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Shamoon 3 Attacks Targeted Several Sectors

New details have emerged about the recent Shamoon 3 attacks, including information on several malware samples, targets in additional sectors, and some links to threat groups believed to be operating out of Iran.

New details have emerged about the recent Shamoon 3 attacks, including information on several malware samples, targets in additional sectors, and some links to threat groups believed to be operating out of Iran.

Several new samples of the notorious Shamoon malware emerged recently. While initially researchers could not say who had been targeted, an increasing number of targets have come to light in the past days following the analysis of several cybersecurity firms.

Alphabet-owned Chronicle discovered one sample that had been uploaded to its VirusTotal service from Italy on December 10. It is believed that this variant was used to target Italian oil and gas services company Saipem, which reported that the malware had wiped files from 300-400 servers and up to 100 PCs of a total of roughly 4,000 machines.  The company said the attack mainly impacted servers in the Middle East, including Saudi Arabia, the United Arab Emirates and Kuwait, along with some devices in India and Scotland.

One of Saipem’s customers is Saudi Arabian oil giant Saudi Aramco, one of the first victims of Shamoon back in 2012. Shamoon 2 emerged in 2016, when security firms observed more attacks on Saudi Arabia and the Persian Gulf region.

Symantec has now reported seeing Shamoon 3 attacks against an organization in Saudi Arabia and one in the United Arab Emirates. Both targets are in the oil and gas industry and the attacks were detected during the same week as the attack against Saipem.

McAfee has reported seeing Shamoon 3 attacks against oil, gas, telecom, energy and government organizations in the Middle East and southern Europe. The company says the latest variant of the wiper is 80 percent similar to version 1 and 28 percent similar to version 2.

Shamoon 3 overview

Another interesting piece of information shared by Symantec is that the Saudi Arabian organization hit by Shamoon 3 had recently also been targeted by an Iran-linked threat group known as APT33 and Elfin. The same organization also had some systems infected with a piece of malware tracked as Stonedrill, which has been linked by researchers to Shamoon.

“There were additional attacks against this organization in 2018 that may have been related to Elfin or could have been the work of yet another group,” Symantec researchers said in a blog post. “The proximity of the Elfin and the Shamoon attacks against this organization means it is possible that the two incidents are linked.”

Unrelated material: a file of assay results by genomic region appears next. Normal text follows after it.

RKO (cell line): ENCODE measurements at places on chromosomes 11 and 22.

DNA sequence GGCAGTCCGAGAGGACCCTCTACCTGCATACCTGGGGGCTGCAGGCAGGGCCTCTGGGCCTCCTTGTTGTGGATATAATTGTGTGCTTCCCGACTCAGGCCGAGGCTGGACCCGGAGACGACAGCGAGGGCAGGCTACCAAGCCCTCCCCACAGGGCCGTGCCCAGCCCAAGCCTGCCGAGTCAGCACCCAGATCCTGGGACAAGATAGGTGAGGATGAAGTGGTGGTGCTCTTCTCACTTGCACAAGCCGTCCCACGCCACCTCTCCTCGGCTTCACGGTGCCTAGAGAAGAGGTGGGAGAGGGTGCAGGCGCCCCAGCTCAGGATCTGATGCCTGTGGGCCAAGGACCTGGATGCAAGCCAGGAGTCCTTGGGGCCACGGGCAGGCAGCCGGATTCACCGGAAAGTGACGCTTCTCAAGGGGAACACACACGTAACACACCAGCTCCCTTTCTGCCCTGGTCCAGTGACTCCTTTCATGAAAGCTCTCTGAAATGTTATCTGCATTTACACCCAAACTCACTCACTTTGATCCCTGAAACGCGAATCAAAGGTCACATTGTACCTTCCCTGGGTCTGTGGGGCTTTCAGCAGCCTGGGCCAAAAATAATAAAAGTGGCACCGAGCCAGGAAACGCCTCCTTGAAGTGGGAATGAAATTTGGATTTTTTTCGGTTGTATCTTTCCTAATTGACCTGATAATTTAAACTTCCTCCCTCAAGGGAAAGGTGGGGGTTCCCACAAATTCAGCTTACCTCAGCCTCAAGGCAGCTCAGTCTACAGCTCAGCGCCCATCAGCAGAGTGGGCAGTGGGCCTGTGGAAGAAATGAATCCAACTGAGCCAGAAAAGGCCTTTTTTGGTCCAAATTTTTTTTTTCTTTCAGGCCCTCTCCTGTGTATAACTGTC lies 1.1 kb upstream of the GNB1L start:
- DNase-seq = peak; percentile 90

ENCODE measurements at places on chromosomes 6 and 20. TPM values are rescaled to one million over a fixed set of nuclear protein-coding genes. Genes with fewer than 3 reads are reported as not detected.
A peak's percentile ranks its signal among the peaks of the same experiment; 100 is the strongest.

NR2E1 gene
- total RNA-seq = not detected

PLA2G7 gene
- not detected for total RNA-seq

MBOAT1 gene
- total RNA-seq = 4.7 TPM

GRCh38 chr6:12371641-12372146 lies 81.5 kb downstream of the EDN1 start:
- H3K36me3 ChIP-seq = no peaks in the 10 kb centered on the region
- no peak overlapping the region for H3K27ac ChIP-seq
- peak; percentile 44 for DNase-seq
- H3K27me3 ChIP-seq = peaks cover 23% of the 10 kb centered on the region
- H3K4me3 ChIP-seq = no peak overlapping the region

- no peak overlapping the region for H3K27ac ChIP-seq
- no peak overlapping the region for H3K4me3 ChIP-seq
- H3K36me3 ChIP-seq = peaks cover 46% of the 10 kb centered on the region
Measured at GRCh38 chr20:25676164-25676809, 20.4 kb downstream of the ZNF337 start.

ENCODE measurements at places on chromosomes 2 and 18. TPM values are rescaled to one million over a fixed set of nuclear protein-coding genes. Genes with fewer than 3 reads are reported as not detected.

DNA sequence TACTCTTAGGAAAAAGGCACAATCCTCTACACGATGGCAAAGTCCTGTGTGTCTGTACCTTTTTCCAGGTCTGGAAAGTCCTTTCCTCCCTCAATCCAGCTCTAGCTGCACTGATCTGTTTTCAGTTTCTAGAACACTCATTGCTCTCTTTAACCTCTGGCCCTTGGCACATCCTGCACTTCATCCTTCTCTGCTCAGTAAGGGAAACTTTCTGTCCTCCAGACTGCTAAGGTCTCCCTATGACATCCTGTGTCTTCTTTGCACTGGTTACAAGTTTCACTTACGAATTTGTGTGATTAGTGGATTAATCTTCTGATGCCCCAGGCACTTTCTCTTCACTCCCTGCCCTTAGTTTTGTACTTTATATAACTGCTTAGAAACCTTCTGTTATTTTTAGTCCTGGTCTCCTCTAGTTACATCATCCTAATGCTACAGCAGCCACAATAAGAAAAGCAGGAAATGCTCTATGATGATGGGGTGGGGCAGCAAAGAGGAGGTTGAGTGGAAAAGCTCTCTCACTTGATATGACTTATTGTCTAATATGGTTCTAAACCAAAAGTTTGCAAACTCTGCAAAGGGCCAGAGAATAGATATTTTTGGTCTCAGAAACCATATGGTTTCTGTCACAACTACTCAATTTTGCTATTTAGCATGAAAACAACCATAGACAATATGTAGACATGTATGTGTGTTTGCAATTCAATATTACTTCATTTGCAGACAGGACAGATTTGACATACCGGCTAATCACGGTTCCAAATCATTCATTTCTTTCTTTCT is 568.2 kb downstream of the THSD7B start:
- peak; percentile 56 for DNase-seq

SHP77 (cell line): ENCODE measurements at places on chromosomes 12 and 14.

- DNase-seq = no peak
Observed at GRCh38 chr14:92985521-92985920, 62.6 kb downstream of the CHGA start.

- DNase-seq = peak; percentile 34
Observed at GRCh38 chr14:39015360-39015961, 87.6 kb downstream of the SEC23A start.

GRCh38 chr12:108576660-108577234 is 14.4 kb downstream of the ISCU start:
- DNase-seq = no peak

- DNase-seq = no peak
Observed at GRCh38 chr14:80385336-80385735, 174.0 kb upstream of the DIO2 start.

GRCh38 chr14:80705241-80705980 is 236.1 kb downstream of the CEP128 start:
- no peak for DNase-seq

Symantec also noted that the latest Shamoon attacks also involved a second wiper, tracked as Filerase, which overwrites files on the infected devices. Some researchers said Shamoon wipes both the infected device’s files and master boot record (MBR), but Symantec claims Shamoon erases the MBR, while Filerase is in charge of destroying files.

Several samples of Shamoon 3 have been identified. The one linked to the Saipem attack had a trigger date of December 7, 2017, which meant that the malware would step into action if the date on the compromised system was set after this day.

However, researchers at Anomali said they also found a sample with a detonation date of December 12, 2017, which, unlike the other sample, was packaged using an open source packer called UPX. This sample was disguised as a VMware Workstation file and it was uploaded to VirusTotal on December 13 by a user in the Netherlands.

“Researchers believe that the detonation dates from 2017 represent attacker efforts to have malware samples detonate immediately upon infection of a victim system. This may be achieved by altering the detonation date to 1 year in the past,” Anomali Labs experts said in a blog post. “Therefore, it is possible that a sample with a detonation date of December 12, 2017 represents a second wave of Shamoon V3 malware that was utilized on December 12, 2018.”

Written By

Eduard Kovacs (@EduardKovacs) is a contributing editor at SecurityWeek. He worked as a high school IT teacher for two years before starting a career in journalism as Softpedia’s security news reporter. Eduard holds a bachelor’s degree in industrial informatics and a master’s degree in computer techniques applied in electrical engineering.

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